One Chart Shows Why You Shouldn’t Trust the Feds With Your Data

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The number of reported information security incidents involving personally identifiable information has more than doubled in recent years.

We reported in January about the spike in government data breaches that has compromised the personal information of federal employees and citizens.

A report released Wednesday by the Government Accountability Office shows that security incidents involving personally identifiable information more than doubled between 2009, when there were 10,481 such breaches, and 2013, when the number climbed to 25,566.

Collectively, the breaches affect hundreds of thousands of people and cost taxpayers millions of dollars. For example, in July 2013, hackers stole a variety of information, including Social Security numbers, bank account numbers and security questions and answers associated with more than 104,000 individuals from an Energy Department computer system. According to Energy’s inspector general, the costs of assisting affected individuals and lost productivity stemming from the breach could top $3.7 million, GAO noted.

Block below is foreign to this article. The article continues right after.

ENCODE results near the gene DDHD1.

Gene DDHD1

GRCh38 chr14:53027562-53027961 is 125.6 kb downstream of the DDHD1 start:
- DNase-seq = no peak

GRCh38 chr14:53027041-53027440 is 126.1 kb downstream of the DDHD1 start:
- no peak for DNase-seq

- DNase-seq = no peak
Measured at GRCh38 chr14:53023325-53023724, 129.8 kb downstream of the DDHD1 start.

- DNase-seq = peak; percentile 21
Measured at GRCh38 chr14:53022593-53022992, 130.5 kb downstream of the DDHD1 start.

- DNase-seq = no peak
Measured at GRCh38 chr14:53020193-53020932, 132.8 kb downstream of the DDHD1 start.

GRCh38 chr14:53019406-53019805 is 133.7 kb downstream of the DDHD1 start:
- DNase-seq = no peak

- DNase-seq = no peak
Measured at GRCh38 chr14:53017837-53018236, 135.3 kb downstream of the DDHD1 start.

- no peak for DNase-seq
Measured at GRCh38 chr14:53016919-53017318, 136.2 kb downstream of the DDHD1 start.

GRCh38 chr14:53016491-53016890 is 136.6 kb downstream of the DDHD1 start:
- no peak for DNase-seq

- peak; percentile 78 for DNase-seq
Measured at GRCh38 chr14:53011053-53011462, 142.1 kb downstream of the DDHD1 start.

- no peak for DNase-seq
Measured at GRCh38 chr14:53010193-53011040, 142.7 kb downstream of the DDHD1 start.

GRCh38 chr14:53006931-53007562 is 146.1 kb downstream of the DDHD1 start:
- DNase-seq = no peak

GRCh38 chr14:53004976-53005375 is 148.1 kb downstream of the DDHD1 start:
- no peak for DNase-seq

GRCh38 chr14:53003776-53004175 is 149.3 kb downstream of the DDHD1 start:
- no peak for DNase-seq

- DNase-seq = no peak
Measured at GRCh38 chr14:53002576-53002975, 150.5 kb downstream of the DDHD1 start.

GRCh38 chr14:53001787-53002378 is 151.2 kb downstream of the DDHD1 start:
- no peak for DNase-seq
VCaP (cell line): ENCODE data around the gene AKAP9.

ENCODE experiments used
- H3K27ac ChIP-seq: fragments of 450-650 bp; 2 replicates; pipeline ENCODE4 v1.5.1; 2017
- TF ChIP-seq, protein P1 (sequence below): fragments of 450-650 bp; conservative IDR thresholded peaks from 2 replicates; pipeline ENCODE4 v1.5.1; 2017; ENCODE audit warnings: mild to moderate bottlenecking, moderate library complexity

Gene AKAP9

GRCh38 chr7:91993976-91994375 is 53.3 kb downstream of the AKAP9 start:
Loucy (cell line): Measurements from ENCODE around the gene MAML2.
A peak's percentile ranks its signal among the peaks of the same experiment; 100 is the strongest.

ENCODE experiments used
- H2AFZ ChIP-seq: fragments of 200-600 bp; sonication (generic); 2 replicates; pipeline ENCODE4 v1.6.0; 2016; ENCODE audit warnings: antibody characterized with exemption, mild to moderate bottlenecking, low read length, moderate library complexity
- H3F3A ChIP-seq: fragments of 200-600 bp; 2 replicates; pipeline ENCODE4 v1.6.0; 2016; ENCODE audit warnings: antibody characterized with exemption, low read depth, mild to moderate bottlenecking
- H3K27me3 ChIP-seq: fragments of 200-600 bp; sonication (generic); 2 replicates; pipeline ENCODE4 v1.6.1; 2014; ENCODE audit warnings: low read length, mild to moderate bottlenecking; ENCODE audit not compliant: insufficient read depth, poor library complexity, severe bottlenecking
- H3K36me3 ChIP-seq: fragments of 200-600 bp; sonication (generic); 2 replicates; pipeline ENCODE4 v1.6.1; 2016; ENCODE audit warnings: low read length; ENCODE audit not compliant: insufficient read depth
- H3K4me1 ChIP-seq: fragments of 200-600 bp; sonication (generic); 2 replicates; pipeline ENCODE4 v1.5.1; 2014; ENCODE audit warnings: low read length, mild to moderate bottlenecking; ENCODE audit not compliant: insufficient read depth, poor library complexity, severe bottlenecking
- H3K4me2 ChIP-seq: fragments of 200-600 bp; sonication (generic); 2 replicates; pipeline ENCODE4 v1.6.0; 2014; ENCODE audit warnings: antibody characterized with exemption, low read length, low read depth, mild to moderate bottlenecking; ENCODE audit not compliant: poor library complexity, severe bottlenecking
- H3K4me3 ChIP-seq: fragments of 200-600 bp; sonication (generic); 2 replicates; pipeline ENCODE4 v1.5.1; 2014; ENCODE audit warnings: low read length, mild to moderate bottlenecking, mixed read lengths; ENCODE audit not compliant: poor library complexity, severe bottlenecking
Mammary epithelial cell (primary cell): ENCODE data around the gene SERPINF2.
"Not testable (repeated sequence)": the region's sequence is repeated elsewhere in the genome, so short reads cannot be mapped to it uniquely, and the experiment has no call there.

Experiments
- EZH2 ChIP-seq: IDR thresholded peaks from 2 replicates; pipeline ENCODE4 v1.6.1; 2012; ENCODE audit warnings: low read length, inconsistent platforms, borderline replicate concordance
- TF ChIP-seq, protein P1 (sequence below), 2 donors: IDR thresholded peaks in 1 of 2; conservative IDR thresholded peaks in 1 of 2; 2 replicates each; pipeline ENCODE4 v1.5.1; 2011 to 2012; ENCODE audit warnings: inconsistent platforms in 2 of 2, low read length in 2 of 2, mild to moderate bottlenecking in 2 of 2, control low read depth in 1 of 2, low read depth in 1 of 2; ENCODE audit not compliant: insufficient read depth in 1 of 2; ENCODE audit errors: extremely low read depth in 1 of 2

Among other problems, GAO noted that only one of seven agencies reviewed by auditors correlated an assigned risk level with breaches of personal information and none of the seven consistently documented lessons learned from their breach responses.